At this time of year thoroughbred horses and their jockeys race around the storied tracks throughout the country--Hialeah Park, Churchill Downs, Belmont Park, Saratoga--names that conjure up the mystique, tradition, and excitement of horse racing. But there are names that are all but forgotten in racing lore. For during the late 1800's to the early 1900's the County of Kings was also home to the "Sport of Kings". With racetracks in Brighton Beach, Gravesend and Sheepshead Bay, Brooklyn was for a brief time the racing capital of the U.S. The grandest of these racetracks was in Sheepshead Bay.
The much-anticipated opening of the Sheepshead Bay racetrack came on June 19, 1880. With its covered grandstand, two-ringed track and railroad leading up to the gates, Sheepshead Bay was a beautiful site. Created by prominent businessmen Augustus Jerome, August Belmont, and William Vanderbilt, the Coney Island Jockey Club had held their races at the Prospect Park Fairgrounds (confusingly, this was located in Gravesend, not near Prospect Park at all), but needed fancier and more prestigous surroundings. The new Sheepshead Bay racecourse located on Ocean Avenue between Avenues X and Y was a magnificent structure with two tracks (one dirt and the first grass track in the U.S.), restaurant accommodations, a view of the ocean and the top jockeys and horses in America.
The premier event was the Suburban Handicap conceived by James G.K. Lawrence who became the track's president. Just four years later he would create the Futurity Stakes which would become the richest race ever run in the United States. This booming business brought hundreds of jobs to the area and contributed to the develoment of this part of Brooklyn as a resort area with grand hotels like the Manhatten Beach, the Orient, and the Brighton Beach.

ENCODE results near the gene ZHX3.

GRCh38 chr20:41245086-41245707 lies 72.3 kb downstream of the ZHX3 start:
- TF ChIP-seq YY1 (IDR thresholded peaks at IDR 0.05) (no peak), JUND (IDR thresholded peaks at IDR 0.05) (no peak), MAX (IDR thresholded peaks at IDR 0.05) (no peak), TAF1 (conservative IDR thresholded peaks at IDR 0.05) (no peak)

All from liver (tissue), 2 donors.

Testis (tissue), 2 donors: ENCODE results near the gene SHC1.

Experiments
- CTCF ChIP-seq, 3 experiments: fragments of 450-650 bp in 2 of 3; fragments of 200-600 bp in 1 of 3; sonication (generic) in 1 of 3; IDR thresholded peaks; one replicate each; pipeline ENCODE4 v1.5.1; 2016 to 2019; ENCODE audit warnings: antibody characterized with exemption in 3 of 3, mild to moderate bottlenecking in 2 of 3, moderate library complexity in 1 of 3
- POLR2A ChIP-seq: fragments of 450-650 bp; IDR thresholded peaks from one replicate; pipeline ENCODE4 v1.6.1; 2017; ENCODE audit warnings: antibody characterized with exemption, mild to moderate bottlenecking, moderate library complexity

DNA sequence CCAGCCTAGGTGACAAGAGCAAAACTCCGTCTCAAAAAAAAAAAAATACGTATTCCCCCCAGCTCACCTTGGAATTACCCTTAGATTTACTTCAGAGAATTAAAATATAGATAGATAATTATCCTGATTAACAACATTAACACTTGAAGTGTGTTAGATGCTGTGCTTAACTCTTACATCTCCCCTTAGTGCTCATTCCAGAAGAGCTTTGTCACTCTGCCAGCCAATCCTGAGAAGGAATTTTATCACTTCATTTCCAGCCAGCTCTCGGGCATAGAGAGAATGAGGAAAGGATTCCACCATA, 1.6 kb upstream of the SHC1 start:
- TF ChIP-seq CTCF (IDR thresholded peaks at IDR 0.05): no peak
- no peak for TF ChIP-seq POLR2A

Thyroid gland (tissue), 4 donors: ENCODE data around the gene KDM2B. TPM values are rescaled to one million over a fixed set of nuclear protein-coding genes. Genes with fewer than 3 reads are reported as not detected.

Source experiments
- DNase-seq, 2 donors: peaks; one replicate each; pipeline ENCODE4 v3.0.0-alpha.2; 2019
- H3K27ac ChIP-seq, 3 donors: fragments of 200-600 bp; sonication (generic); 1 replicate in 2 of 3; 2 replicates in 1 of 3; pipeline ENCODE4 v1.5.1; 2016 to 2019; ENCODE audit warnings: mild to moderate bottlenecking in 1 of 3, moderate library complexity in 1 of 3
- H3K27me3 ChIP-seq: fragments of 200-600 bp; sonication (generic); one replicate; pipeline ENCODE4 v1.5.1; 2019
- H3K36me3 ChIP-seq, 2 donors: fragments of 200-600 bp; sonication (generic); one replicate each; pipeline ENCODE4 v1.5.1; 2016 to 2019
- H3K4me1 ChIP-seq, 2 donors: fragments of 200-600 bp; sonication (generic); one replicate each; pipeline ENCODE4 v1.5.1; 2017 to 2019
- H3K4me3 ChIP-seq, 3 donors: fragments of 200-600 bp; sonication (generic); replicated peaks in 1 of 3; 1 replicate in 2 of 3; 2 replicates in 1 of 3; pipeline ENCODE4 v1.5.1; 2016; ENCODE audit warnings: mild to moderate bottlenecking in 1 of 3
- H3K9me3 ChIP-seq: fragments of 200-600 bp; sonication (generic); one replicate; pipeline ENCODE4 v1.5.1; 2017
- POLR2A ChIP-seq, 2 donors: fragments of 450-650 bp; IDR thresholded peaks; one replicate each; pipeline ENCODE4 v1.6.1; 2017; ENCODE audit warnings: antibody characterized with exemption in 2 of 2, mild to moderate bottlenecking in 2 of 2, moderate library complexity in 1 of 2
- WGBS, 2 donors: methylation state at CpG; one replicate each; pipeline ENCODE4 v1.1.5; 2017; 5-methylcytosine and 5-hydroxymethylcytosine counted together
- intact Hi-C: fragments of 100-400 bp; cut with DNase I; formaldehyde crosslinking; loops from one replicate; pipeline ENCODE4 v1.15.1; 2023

But the good times and economic boom would not last forever. Horse race betting was banned by Governor Charles Evans Hughes in 1910 bringing about the demise of much of the racing industry. Although the ban was lifted for the 1913 racing season, it was too late for the Sheepshead Bay Race Track, which was sold to the Sheepshead Bay Speedway Corporation, and converted to automobile racing.
There are no markers to show where the racetrack once stood, the location being taken over by residential housing. It exists in maps and atlases, in the stories told by older generations to their children, and in the form of the Suburban and Futurity events held at Belmont Racetrack in Elmont, Long Island. The legacy of the Sheepshead Bay Racetrack also lives on in the First Baptist Church of Sheepshead Bay, whose history we'll explore in Part II. I leave you with a short film courtesy of the Library of Congress, made by Thomas Edison in 1897, of a race at the Sheepshead Bay Racetrack.